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Old 04-19-2006, 09:07 PM   #1
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Need help using toaster oven.

Hi everyone. I'm new to this community and very new to cooking. I just purchased a Cuisinart toaster oven for cooking meat; beef, pork, fish and poultry. I read the instructor's manual and it says I should broil my meats. I have no idea what that means. Just a few simple quesitons, what temperature should I use, how do I know when the meat is done and can I use toast and bake option on my meats as well?

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Old 04-19-2006, 09:21 PM   #2
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Hey Chuck. Welcome to the site!

Broiling just means that the top heating element will be on. Baking means both the top and bottom heating elements will be on. When Broiling, that is the temp. For baking you can actually set the temp and the heating elements will turn on and off to try and keep that temp. Both of these ways will work for cooking your food.

You would not use the toast setting for cooking meat or fish though. The toast setting is basically baking, but it is on a timer. It is usually a short time limit so your toast does not burn.

As far as when you meat is done, that will take some practice. A good item to invest in though it a thermometer. That takes the guess work out of it.
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Old 04-19-2006, 09:27 PM   #3
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Thanks. I just experimented cooking a trout. I don't know if it's done or not but it tasted normal. I imagine that beef and pork would take longer to cook than fish? And how would I use a thermometer to guess when the meat is done?
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Old 04-19-2006, 09:33 PM   #4
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For the trout, it is done with the fish flakes easily with a fork and is opaque. Fish will cook quicker than beef or pork.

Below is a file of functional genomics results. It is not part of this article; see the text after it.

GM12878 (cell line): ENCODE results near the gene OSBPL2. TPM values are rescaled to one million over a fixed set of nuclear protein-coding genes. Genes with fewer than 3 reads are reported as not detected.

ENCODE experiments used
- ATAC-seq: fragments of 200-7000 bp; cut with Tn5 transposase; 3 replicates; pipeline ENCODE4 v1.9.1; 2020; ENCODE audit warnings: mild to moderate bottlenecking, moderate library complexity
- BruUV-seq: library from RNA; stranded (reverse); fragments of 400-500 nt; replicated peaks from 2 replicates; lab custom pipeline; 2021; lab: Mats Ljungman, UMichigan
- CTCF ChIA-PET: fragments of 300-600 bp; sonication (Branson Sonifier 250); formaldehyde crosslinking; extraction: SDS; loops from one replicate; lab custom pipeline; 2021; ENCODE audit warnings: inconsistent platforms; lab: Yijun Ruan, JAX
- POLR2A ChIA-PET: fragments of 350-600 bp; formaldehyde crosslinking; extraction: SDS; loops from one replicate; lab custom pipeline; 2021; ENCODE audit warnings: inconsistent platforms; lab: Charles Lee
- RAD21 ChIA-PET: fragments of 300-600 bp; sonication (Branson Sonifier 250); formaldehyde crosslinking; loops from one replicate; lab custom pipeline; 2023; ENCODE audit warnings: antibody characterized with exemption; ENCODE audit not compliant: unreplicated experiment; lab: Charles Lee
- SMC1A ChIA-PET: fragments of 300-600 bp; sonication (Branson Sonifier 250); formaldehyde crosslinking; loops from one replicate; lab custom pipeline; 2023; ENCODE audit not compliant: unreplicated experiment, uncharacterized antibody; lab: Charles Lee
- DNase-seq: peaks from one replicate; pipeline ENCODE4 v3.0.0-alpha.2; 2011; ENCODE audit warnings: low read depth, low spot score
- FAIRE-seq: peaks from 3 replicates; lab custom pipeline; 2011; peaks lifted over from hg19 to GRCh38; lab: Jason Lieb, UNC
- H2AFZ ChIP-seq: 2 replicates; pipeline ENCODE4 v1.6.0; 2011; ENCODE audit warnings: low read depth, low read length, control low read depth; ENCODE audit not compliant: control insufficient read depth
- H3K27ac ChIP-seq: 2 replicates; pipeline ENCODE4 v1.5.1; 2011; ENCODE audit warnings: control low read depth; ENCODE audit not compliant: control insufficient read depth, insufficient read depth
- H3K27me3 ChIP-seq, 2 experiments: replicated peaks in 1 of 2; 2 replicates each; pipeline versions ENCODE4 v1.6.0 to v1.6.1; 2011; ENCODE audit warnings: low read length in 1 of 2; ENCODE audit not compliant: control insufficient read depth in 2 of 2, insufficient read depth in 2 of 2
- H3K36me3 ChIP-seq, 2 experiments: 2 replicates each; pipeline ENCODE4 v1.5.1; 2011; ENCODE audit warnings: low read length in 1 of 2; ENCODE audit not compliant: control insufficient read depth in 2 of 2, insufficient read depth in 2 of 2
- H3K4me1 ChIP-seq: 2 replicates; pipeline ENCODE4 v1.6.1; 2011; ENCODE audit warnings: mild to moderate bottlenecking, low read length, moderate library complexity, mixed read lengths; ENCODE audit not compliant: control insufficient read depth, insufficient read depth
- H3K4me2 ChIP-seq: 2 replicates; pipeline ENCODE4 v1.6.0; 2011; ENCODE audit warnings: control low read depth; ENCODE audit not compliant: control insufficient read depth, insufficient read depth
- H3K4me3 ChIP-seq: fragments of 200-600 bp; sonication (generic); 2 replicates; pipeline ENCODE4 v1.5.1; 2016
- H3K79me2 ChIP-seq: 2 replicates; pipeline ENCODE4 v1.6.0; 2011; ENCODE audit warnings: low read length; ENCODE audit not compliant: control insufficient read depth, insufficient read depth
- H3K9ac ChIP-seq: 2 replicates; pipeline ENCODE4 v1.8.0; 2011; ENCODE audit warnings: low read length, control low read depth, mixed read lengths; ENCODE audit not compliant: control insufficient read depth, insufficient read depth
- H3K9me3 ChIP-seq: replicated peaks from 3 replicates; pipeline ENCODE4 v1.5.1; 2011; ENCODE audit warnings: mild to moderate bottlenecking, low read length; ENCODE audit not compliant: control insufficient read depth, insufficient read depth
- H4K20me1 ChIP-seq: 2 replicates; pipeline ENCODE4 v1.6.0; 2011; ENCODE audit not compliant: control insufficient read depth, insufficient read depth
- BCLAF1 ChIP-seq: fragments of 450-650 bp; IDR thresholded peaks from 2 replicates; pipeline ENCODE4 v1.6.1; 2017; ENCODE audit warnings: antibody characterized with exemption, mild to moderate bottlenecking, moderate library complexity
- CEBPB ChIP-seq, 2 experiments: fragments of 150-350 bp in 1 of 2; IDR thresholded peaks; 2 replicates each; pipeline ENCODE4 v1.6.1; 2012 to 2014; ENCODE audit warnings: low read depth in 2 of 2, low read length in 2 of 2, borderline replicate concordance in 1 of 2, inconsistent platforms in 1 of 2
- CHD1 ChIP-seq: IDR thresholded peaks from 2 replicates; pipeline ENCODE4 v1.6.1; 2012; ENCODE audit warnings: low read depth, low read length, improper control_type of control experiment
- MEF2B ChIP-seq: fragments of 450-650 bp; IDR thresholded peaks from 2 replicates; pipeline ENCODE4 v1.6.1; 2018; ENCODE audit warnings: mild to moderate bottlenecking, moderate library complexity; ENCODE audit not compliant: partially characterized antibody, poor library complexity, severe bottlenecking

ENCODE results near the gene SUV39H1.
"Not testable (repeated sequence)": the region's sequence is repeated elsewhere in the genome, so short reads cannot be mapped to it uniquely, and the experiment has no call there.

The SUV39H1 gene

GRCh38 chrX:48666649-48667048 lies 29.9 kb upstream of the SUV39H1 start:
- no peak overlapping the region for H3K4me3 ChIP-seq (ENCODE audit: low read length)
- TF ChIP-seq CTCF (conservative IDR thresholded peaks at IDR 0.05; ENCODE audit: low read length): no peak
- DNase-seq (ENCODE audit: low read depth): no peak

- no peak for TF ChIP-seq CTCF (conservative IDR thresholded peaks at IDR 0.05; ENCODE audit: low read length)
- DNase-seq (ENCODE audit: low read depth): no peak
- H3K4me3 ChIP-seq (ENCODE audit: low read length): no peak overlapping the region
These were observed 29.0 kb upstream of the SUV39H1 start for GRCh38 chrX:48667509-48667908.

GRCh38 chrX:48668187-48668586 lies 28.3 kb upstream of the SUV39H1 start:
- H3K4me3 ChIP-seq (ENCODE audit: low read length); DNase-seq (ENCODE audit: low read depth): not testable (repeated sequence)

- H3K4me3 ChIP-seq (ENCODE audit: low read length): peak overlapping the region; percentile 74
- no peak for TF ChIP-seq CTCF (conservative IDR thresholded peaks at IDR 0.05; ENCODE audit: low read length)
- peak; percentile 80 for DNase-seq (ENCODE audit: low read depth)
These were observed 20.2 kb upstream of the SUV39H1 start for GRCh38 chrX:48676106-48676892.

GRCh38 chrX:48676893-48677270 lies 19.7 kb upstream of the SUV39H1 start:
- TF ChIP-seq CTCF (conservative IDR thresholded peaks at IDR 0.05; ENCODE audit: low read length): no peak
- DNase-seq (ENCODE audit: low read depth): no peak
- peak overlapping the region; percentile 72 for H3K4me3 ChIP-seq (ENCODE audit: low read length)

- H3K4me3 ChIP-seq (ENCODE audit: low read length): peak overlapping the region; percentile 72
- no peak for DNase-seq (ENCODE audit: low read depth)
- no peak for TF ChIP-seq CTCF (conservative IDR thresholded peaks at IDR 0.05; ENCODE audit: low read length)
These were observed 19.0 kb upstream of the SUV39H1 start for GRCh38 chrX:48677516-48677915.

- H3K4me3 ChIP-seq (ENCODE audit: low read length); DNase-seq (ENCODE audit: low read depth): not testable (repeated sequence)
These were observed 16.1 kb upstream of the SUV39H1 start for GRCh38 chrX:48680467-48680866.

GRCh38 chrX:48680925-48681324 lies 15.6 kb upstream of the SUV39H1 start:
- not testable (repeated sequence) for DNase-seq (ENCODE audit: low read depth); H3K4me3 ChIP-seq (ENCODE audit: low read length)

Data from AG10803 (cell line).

There are thermometers called probe thermometers. You insert the probe into the meat and then attach it to the thermometer part. The meat, probe and all, goes into the oven and the readout stays outside. On most of them you can set the desired target temp you want and a lot of them even have settings for chicken, pork, lamb, beef, etc. An alarm goes off when you hit that temp so you know your food is cooked.

Polder is a popular brand of probe thermometers (but not the only kind).
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Old 04-19-2006, 09:55 PM   #5
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Thanks! You're very helpful.
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Old 04-19-2006, 09:56 PM   #6
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My pleasure!
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Old 04-21-2006, 02:16 AM   #7
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Just an addendum to what GB said: check to see which heating elements actually come on (in your toaster oven) during the Broil, Bake and Toast functions. Broil is going to be the top element and is going to be full on power, Bake is normally just the bottom element (although on some models they will use both top and bottom but the majority of the heat will come from the bottom element) and is temperature regulated, and Toast is both top and bottom elements (heating both sides at the same time like in a bread "toaster") - some regulate the heat of the elements by having a "browning" setting - like a toaster.
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Old 04-22-2006, 05:56 PM   #8
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How's it going?

Just wondering Chuck if you're getting more familiar with your oven. Hope you're enjoying it! Glenda
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Old 04-23-2006, 09:14 AM   #9
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For cooking your meats you might consider doing it on the stovetop also.
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Old 04-26-2006, 01:58 AM   #10
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I've never owned one of these.

I always thought they were a complete waste of time & money because they are way too small for cooking roasts.


~Corey123.
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